The Rockford Register-Republic (Illinois), September 1, 1923, reported the upcoming marriage of Voorhees’ sister, Dorothy, and said: “…The bride’s brother, Herbert Voorhees of Chicago, will give her in marriage at the altar.”

According to American Newspaper Comics (2012), Voorhees produced the strip, Jack and Lil, which appeared from 1927 to 1928, for the John F. Dille Company.

Voorhees has not yet been found in the 1930 census.

In the 1940 census, self-employed, commercial artist Voorhees resided in Chicago at 846 Montrose. His wife was not listed but the children, Bob and Nancy were named. Bob was also a commercial artist.

On April 27, 1942, Voorhees signed his World War II draft card. He and his daughter, Nancy, lived at 6214 Winthrop in Chicago. Voorhees was employed at the painting company, N. J. Bohl, 5312 Broadway, Chicago.

The Rockford Register-Republic, November 8, 1951, reported the upcoming wedding of Voorhees’ daughter, Nancy, who had been living with her uncle and aunt, Mr. and Mrs. W.B. Doran, in Rockford. Voorhees was still a Chicago resident.

The whereabouts of Voorhees, in the late 1950s and early 1960s, was found in the files of the Investigation of the Assassination of John F. Kennedy, Volume 25, 1964. Voorhees was interviewed by the FBI regarding a possible close encounter with Lee Harvey Oswald in Mexico. Voorhees had traveled by train to Mexico where he lived part-time for several years. Coincidentally, Oswald traveled to Mexico around the same time as Voorhees, who was questioned about a particular trip and asked to identify a photograph of Oswald. The eleven-page FBI report can be read here. The National Archives has the Oswald file here.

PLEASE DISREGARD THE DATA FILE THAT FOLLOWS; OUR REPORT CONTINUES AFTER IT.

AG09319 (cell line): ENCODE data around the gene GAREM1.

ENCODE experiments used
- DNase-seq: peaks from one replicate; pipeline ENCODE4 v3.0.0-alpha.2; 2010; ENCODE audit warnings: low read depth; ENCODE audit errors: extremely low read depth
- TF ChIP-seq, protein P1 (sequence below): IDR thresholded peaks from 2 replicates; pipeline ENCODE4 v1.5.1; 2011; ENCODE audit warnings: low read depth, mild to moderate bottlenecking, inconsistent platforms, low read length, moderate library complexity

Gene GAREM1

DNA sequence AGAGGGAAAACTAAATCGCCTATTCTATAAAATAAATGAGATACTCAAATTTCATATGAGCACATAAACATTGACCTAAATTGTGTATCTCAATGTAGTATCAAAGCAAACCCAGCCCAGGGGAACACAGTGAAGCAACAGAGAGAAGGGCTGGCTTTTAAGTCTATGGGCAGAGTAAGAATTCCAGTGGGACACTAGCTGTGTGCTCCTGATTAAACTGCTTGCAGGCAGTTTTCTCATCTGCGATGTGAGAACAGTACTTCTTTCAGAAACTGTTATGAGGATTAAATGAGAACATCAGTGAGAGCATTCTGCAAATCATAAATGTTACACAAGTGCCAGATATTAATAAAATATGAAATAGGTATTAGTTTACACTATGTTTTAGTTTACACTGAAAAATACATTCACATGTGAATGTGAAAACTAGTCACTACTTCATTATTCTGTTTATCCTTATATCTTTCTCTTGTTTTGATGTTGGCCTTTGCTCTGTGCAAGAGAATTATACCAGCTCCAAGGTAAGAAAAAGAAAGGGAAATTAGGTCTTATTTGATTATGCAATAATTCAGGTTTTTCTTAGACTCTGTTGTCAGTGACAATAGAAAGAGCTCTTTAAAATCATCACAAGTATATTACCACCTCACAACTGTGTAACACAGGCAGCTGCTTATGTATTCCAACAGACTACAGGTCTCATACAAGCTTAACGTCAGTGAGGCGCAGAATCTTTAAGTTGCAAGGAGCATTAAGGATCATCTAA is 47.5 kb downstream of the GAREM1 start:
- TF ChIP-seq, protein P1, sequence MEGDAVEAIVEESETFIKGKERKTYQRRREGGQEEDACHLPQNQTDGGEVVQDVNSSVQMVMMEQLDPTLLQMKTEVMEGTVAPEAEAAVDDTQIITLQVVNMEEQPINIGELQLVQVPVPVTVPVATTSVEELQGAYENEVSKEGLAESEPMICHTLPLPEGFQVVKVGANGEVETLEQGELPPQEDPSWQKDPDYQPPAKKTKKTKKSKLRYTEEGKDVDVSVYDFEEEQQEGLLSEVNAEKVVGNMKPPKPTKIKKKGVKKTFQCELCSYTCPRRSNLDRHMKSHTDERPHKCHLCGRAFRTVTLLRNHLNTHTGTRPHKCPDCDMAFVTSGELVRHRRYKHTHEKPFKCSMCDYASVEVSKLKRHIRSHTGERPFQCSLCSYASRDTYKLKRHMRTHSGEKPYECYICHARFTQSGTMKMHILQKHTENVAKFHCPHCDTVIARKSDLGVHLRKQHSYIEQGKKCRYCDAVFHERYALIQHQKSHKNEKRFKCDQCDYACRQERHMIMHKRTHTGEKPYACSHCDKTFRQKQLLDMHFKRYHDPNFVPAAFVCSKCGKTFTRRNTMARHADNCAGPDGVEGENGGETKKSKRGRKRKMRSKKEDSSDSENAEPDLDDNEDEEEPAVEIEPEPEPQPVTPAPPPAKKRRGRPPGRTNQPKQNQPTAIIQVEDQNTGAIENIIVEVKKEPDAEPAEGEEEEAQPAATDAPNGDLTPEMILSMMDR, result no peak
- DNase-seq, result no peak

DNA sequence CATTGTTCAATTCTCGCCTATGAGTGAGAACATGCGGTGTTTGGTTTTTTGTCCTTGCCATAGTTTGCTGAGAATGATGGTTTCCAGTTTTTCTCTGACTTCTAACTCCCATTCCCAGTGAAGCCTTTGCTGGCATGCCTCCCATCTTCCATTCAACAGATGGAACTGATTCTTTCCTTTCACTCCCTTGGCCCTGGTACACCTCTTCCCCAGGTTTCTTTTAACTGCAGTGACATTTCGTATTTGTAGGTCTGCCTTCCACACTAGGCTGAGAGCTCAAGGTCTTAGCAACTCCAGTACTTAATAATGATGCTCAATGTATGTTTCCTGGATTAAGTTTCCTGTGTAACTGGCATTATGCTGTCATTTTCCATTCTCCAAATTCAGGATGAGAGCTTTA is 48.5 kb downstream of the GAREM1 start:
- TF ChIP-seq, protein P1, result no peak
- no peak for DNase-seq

According to the Social Security Death Index, Voorhees passed away February 1968. His last known residence was Addison, Illinois.

—Alex Jay


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Wednesday, November 18, 2015


Obscurity of the Day: Jack and Lil

In the mid-1920s The Gumps was one of the most popular comic strips in the newspaper world, and so of course imitators sprouted like weeds in a garden. One of these imitators that failed utterly to take off was Jack and Lil by H.F. Voorhees. The strip seeks to emulate The Gumps with a similar continuing storyline featuring a wacky family. To further trade on The Gumps fame, Voorhees draws the male characters quite freakishly, while the women are relatively normal. That's really where the resemblance ends, though. From there on, for better or worse, Voorhees cuts his own trail.

The 'worse' is that Voorhees seems incapable of organizing a sensible continuity. He jumps all over, as you can see above in this two week sequence. But that's really not of any great consequence, if you ask me, because on the 'better' side we have the creator's great facility with snappy dialog and slang. These are delightful strips to read and savor, even if we only have half a clue what in the world is going on. Voorhees really should have been a gag-a-day man, because the only thing that seems to trip him up is long-range plotting.